- Don’t click on any links, open any attachments, or download any files that you receive from strangers or unsolicited sources. They might contain malware, spyware, or viruses that can harm your device or steal your information. Don’t share any personal or financial information with anyone you don’t know or trust. Don’t pay any money or give any access to anyone who promises you something that sounds too good to be true.
- Use common sense and logic when dealing with online opportunities. If something sounds too easy, too fast, or too cheap, it probably is. If something sounds too complicated, too risky, or too expensive, it probably is. If something sounds too vague, too inconsistent, or too secretive, it probably is. If something sounds too good to be true, it probably is.
The YouTube digital residual scam is a new and sophisticated scam that exploits people’s desire to make money online by watching YouTube videos. It is a trap that will cost you money, time, and peace of mind.
Don’t fall for it.
Instead, use the tips and advice in this post to identify, avoid, and report such scams. Also, explore some legitimate and proven ways to earn money from YouTube, such as:
- Creating your own YouTube channel and monetizing it with ads, sponsorships, or memberships.
- Joining the YouTube Partner Program and earning a share of the revenue generated from your videos.
- Creating and selling your own products or services related to your niche or audience.
- Promoting other people’s products or services as an affiliate or an influencer.
- Offering your skills or expertise as a freelancer or a consultant.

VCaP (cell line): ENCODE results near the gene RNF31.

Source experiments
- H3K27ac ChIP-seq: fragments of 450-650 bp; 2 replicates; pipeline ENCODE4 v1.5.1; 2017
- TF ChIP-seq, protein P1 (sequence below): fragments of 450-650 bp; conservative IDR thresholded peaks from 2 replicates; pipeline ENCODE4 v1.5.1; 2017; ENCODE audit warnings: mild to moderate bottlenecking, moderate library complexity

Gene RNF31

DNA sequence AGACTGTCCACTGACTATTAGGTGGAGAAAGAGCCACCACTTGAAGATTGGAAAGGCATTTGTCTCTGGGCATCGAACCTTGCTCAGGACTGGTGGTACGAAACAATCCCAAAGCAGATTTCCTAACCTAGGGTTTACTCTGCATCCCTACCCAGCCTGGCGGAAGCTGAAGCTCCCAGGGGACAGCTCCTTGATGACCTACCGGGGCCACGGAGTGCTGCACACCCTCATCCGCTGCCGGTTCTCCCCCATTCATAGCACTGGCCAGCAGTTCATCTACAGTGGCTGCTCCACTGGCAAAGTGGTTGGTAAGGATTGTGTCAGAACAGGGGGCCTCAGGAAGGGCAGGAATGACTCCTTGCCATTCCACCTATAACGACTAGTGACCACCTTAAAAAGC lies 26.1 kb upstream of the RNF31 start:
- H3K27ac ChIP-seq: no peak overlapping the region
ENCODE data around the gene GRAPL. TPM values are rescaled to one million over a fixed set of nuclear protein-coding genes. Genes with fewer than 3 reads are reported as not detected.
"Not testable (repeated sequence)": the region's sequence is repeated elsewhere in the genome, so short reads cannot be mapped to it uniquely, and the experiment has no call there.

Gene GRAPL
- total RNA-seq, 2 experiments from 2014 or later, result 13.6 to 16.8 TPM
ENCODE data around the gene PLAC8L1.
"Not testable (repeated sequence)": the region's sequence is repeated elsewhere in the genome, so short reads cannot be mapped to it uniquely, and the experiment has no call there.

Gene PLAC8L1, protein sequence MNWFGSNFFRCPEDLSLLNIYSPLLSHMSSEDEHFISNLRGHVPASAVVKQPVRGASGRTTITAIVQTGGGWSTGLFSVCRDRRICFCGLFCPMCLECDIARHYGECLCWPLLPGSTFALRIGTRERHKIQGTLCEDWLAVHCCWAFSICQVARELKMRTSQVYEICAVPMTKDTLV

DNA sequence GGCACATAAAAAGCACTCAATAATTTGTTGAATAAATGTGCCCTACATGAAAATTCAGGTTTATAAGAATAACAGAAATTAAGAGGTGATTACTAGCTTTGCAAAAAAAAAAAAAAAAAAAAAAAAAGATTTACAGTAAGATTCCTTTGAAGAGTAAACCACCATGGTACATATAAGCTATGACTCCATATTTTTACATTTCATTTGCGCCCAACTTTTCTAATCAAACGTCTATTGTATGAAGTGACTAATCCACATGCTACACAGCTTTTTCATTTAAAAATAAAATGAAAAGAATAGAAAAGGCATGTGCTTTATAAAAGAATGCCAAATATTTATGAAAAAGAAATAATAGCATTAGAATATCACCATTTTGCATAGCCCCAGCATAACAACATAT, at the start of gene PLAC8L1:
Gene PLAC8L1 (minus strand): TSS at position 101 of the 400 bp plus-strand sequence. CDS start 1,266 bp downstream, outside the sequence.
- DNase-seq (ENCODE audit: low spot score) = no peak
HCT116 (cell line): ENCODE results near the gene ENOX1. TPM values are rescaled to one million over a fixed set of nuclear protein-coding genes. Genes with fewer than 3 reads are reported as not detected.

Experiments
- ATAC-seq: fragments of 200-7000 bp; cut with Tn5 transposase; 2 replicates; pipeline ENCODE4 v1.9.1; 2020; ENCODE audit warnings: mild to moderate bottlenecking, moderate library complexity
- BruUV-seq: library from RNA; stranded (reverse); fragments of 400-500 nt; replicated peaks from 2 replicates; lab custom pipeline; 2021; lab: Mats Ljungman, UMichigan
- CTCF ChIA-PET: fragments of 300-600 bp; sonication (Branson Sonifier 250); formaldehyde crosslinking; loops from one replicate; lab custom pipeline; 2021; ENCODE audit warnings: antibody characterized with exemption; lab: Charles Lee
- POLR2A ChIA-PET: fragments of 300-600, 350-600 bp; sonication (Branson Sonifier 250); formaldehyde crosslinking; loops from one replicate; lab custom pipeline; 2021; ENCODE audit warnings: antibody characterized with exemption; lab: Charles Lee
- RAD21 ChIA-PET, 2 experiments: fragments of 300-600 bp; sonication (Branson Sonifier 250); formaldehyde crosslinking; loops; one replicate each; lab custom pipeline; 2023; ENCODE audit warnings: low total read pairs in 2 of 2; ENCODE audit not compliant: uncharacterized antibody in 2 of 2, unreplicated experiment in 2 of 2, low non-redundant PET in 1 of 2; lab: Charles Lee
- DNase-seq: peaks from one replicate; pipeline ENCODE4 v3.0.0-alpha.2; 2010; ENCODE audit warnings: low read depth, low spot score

These are some of the real and sustainable ways to make money from YouTube, without falling for any scams.
I hope you found this post helpful and informative.
FAQ about the YouTube Digital Residuals Program.
Q: What is the YouTube Digital Residuals Program?
The YouTube Digital Residuals Program is a scam that claims to offer a secret or a loophole that can help you earn thousands of dollars by watching and liking YouTube videos. It is not a legitimate or authorized program by YouTube or any other company.
Q: How does the YouTube Digital Residuals Program scam work?
A: The scam works by luring you in with flashy ads or videos that feature fake testimonials, screenshots, or statistics. Then, you are directed to a website or video that asks you to pay a signup fee or purchase an overpriced training package to access the so-called opportunity. The scammer may also ask for your personal or financial information, such as your name, email, phone number, credit card details, or bank account details.
Q: What are the risks of falling for the YouTube Digital Residuals Program scam?
A: If you fall for the YouTube Digital Residuals Program scam, you may lose your money, your identity, or your privacy. The scammer may use your information to charge your credit card, drain your bank account, sell your data to third parties, or commit identity theft. You may also expose your device to malware or viruses that can harm your system or steal your files.
Q: How can I avoid the YouTube Digital Residuals Program scam?
A: To avoid the YouTube Digital Residuals Program scam, you should be wary of any online offer that sounds too good to be true, especially if it involves watching YouTube videos for money. You should also do your own research before signing up for any online program or service and check the reviews, ratings, or complaints from other users. You should never pay money or share your information with anyone you don’t know or trust online. If you encounter any suspicious or fraudulent activity, you should report it to the authorities or the platform where you saw it.
Q: How can I make money online legitimately?
A: There are many legitimate ways to make money online, but they all require some effort, skill, or investment. Some of the most popular and proven methods include the following:
- Creating and monetizing your own content on platforms like YouTube, Twitch, Medium, or Substack.
- Selling your products or services on platforms like Shopify, Etsy, Fiverr, or Upwork.
- Teaching or tutoring online on platforms like Udemy, Skillshare, or Chegg.
- Taking surveys, completing tasks, or testing products on platforms like Swagbucks, Survey Junkie, or UserTesting.
- Investing or trading in stocks, cryptocurrencies, or forex on platforms like Robinhood, Coinbase, or eToro.